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Printmakers to collaborate, mentor students

Printmakers Linda Ridgway and Katherine Brimberry will work together and with art students as part of the Print Research Institute of North Texas’ annual artists’ residency and collaboration April 4 – 9 at UNT.Linda Ridgway and Katherine Brimberry

Brimberry is owner, director and senior master printer of Austin-based Flatbed Press and Gallery, which produces limited editions with artists, as well as hosts exhibitions and technical workshops.

Ridgway is a trained printmaker and sculptor whose bronze wall reliefs often incorporate images of nature or women’s themes, such as fabrics and articles of clothing. She teaches at Cedar Valley College in Lancaster and her work has been displayed at the Modern Art Museum in Fort Worth and the Dallas Museum of Art.

Together they will combine their talents to create hand-pulled fine art prints that Ridgway will further develop with drawing techniques. The resulting works will be shared with collectors and institutions, such as commercial galleries.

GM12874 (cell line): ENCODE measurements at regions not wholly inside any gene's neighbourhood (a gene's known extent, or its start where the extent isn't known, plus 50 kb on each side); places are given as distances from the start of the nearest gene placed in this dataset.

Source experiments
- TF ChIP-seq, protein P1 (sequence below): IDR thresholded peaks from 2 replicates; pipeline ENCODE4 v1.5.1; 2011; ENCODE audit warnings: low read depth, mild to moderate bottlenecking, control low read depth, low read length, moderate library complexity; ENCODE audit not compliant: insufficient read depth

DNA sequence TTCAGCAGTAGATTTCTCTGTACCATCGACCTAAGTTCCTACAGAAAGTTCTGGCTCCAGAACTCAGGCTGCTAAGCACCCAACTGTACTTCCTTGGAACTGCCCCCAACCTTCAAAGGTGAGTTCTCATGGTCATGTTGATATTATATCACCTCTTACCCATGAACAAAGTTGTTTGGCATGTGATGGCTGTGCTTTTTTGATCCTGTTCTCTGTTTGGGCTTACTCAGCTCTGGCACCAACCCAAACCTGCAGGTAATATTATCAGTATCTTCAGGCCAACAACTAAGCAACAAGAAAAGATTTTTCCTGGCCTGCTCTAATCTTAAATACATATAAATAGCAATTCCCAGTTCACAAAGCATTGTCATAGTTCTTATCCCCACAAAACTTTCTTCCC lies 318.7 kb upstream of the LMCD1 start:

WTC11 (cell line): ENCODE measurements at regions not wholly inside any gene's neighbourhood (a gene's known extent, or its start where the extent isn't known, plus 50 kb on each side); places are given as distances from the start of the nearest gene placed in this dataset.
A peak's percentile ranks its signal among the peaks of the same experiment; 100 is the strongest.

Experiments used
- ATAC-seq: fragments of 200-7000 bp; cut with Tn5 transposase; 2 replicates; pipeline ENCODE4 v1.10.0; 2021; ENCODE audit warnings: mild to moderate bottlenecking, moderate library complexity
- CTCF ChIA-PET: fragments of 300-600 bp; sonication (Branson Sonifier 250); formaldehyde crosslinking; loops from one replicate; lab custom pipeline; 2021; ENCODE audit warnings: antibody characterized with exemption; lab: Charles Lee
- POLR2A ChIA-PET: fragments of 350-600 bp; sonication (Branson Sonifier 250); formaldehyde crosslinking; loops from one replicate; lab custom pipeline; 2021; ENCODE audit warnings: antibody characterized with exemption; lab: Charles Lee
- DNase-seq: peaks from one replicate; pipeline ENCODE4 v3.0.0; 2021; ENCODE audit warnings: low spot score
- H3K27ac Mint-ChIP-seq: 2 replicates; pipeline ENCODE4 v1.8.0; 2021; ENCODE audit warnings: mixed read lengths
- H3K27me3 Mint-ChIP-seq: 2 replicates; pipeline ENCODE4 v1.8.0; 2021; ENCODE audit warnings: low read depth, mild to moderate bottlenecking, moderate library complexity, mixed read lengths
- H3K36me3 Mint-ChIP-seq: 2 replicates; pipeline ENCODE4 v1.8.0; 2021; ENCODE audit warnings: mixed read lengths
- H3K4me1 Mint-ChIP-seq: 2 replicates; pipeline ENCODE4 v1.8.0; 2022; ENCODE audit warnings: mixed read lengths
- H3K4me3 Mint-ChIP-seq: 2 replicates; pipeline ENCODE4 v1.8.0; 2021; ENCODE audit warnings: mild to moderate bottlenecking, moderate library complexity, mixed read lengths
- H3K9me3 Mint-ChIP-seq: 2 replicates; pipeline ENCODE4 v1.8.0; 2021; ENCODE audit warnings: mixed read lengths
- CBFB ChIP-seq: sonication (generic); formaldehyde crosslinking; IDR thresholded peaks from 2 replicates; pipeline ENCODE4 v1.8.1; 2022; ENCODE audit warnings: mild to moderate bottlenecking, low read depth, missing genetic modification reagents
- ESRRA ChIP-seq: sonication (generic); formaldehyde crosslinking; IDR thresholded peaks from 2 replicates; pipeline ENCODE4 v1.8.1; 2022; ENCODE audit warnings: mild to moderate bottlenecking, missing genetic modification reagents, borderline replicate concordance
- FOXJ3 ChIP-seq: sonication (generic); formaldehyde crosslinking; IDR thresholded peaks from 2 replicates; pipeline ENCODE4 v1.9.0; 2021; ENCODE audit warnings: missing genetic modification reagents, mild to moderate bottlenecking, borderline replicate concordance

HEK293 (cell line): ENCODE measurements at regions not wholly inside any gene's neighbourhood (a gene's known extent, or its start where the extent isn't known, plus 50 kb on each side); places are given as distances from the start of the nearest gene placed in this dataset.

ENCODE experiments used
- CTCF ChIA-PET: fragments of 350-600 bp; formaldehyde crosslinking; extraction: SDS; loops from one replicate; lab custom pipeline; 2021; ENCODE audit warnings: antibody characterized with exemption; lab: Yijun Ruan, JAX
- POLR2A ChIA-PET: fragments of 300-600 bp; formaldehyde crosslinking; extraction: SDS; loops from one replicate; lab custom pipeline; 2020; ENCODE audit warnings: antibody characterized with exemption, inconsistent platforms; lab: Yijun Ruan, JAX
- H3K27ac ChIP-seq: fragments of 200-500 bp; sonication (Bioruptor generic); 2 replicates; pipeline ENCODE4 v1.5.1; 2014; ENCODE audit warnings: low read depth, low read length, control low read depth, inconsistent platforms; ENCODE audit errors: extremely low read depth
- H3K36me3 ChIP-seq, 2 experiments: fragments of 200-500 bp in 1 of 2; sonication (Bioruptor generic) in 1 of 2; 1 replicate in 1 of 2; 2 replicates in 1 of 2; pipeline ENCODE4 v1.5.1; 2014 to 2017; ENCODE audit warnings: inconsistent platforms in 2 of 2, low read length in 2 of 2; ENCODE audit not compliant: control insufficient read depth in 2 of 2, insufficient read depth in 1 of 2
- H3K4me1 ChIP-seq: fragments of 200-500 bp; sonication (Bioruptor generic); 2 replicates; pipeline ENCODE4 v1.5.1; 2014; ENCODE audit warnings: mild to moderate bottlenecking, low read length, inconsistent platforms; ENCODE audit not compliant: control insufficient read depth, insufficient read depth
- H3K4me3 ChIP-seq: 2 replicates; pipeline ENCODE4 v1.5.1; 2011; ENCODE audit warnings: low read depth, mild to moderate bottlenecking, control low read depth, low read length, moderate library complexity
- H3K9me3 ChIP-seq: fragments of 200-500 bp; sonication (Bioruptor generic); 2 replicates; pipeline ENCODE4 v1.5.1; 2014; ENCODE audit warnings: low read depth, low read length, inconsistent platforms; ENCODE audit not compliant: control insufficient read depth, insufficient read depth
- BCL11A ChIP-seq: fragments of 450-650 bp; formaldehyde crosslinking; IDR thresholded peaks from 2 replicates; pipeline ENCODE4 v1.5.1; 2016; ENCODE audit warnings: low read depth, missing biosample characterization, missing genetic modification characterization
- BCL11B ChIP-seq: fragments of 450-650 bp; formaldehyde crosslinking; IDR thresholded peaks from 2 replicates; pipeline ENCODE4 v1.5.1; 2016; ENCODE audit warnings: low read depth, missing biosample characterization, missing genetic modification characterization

They also will deliver lectures to students and the public. The Core Talk lecture is at 1 p.m. April 6 at Sage Hall 116, 1167 Union Circle, Denton. The Open House is from 4 to 6 p.m. April 7 at P.R.I.N.T, Oak Street Hall Annex, 1120 West Oak St.

Ridgway and Brimberry have worked together since 2000 and collaborate once a year.

“She has a way of helping me explore all kinds of new ideas and thoughts,” Ridgway said.

Advanced printmaking students will assist them with the work. Ridgway, who has taught for 38 years, feels printmaking is a vital part of an artist’s education because it covers a variety of forms — from sketching to screen printing — and allows them to make mistakes.

“It teaches people to let go a little bit,” she said. “I’m always saying, ‘Look at what you have, not what you think you want.’”

Gibbons said the goal at P.R.I.N.T is to expose our students to the collaborative creative process.

“The professional print shop is one of the few places where students can witness this type of dynamic, creative exchange between professionals,” Gibbons said. “Students often become part of the discussion, decisions and process that it takes to make new work.”

Posted on: Mon 04 April 2016

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